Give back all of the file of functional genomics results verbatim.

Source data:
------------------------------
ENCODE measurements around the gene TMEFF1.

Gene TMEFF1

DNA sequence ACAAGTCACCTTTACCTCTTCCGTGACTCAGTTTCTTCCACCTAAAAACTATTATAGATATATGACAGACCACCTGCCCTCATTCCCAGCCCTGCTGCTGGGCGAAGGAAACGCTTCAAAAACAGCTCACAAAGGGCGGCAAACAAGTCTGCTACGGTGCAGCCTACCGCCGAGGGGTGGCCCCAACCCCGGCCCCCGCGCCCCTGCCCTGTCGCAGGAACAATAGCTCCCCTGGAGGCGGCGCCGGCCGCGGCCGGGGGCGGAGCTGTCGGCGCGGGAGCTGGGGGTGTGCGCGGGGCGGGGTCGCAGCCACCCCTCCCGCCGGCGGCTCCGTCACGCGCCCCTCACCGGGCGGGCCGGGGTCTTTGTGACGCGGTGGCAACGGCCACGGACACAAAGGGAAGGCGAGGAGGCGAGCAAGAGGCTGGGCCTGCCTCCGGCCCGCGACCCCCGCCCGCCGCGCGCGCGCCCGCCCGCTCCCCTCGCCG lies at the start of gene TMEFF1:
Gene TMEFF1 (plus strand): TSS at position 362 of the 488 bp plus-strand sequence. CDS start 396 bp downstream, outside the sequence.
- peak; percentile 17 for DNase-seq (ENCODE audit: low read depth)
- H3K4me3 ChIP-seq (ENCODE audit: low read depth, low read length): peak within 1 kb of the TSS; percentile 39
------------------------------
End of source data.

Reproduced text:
ENCODE measurements around the gene TMEFF1.

Gene TMEFF1

DNA sequence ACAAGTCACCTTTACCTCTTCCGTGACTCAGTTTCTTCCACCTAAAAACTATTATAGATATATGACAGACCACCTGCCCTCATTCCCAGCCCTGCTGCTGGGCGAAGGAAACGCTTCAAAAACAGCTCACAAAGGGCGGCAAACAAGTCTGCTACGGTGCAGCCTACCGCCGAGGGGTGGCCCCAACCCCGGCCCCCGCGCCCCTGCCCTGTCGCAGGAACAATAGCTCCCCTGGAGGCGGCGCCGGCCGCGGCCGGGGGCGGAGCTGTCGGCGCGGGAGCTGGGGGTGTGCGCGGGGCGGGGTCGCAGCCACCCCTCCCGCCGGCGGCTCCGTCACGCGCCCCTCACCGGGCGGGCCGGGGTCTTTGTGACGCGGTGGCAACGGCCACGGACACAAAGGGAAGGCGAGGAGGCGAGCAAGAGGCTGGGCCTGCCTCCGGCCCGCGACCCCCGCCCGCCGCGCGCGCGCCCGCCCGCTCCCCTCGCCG lies at the start of gene TMEFF1:
Gene TMEFF1 (plus strand): TSS at position 362 of the 488 bp plus-strand sequence. CDS start 396 bp downstream, outside the sequence.
- peak; percentile 17 for DNase-seq (ENCODE audit: low read depth)
- H3K4me3 ChIP-seq (ENCODE audit: low read depth, low read length): peak within 1 kb of the TSS; percentile 39